The siege culminated in an early-morning assault by Mexican troops which left almost all of the defenders dead. [3] [8] Some reports claimed that several Texians surrendered but were quickly executed on Santa Anna's orders. [8] Of the Texians who fought during the battle, only two survived: Travis's slave, Joe, was assumed by the Mexican soldiers to be a noncombatant, [9] and Brigido Guerrero, who had deserted from the Mexican Army several months before, convinced the Mexican soldiers that he had been taken prisoner by the Texians. [10] Alamo co-commander James Bowie's freedman, Sam, was also spared, although it is not known if he participated in the fighting. [9]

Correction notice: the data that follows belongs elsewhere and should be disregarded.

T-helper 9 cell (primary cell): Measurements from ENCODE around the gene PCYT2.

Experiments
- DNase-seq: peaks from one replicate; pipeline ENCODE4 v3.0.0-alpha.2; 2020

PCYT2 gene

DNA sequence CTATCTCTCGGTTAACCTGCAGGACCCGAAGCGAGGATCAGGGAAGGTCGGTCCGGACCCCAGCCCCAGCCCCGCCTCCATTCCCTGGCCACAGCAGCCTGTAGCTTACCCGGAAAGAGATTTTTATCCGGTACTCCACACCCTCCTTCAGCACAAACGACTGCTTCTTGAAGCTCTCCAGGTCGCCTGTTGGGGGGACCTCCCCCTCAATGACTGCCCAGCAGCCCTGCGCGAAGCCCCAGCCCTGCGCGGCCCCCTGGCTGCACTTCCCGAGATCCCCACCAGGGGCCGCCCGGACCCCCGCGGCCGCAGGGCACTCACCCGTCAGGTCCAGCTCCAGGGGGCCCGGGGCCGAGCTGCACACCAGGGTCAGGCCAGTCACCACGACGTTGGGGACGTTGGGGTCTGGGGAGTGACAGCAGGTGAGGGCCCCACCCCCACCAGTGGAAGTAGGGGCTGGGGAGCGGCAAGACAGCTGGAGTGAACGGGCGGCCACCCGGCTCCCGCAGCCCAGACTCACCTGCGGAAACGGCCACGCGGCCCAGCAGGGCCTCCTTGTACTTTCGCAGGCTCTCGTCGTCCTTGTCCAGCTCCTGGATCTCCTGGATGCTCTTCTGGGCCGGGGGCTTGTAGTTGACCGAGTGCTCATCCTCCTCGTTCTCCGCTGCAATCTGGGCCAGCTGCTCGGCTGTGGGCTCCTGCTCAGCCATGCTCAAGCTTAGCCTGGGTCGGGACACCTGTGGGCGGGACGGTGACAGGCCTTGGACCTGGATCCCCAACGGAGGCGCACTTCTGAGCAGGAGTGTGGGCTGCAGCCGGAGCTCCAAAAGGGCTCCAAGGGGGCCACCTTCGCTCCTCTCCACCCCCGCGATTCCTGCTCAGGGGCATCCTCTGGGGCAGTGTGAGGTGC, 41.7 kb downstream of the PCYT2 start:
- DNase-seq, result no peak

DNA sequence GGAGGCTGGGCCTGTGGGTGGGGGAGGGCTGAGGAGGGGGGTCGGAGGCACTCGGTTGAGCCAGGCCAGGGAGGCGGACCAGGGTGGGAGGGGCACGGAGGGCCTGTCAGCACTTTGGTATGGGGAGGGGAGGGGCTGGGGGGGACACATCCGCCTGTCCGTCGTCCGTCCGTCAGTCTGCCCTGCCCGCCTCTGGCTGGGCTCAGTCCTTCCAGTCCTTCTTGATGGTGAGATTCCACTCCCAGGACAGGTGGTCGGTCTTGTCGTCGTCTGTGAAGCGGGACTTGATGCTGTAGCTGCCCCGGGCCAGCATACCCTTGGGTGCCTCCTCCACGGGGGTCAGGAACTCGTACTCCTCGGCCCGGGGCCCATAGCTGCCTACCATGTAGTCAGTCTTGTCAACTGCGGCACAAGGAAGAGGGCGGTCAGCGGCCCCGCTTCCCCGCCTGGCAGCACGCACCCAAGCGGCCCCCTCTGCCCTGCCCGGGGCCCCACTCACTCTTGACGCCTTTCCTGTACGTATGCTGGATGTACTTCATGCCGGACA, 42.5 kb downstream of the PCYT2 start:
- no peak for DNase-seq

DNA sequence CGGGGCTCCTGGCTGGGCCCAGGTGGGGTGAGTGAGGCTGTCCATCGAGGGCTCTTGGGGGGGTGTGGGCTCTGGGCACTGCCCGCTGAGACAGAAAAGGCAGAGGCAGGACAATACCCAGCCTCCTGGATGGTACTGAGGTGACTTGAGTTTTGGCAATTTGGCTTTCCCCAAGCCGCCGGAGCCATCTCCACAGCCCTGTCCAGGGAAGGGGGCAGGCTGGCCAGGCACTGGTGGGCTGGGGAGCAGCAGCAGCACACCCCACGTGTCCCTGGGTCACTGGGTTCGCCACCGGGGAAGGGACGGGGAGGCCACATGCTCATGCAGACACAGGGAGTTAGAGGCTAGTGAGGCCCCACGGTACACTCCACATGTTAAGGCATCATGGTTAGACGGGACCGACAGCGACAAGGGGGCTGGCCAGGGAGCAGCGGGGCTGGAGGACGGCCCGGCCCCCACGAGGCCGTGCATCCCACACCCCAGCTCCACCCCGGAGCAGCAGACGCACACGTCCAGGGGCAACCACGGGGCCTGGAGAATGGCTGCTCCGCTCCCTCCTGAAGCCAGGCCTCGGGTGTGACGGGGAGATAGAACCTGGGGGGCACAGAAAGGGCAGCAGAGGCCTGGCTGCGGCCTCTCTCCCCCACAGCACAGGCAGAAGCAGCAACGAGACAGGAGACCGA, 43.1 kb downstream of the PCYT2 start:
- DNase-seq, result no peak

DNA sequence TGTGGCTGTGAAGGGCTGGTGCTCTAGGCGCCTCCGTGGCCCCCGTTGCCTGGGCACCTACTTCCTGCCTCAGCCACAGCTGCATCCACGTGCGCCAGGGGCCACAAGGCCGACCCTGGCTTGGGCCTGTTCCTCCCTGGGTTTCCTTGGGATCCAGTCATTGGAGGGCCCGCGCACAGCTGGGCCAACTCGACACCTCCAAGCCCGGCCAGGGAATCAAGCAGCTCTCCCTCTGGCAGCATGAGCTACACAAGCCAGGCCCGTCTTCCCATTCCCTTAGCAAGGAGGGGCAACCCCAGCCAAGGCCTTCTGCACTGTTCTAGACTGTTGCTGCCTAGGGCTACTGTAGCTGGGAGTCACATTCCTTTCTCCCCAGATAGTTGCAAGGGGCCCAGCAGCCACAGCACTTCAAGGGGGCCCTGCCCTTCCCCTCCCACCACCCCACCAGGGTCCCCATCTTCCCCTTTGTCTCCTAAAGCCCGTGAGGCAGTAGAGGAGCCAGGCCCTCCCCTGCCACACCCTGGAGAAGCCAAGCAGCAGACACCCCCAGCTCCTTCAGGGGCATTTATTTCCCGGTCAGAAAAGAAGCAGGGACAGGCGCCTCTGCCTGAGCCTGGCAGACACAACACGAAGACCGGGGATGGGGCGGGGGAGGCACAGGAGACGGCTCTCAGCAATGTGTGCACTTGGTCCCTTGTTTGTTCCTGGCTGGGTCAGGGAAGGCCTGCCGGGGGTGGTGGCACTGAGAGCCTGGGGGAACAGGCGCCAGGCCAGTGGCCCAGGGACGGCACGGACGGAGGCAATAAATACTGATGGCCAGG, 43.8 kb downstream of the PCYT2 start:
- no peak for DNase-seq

James Bowie nineteenth-century American pioneer, soldier, smuggler, slave trader, and land speculator, played a prominent role in the Texas Revolution

James Bowie was a 19th-century American pioneer who played a prominent role in the Texas Revolution, culminating in his death at the Battle of the Alamo. Stories of him as a fighter and frontiersman, both real and fictitious, have made him a legendary figure in Texas history and a folk hero of American culture.

A freedman or freedwoman is a former slave who has been released from slavery, usually by legal means. Historically, slaves were freed either by manumission or emancipation. A fugitive slave is one who escaped slavery by fleeing.

Susanna Dickinson Alamo77dickinson.jpg
Susanna Dickinson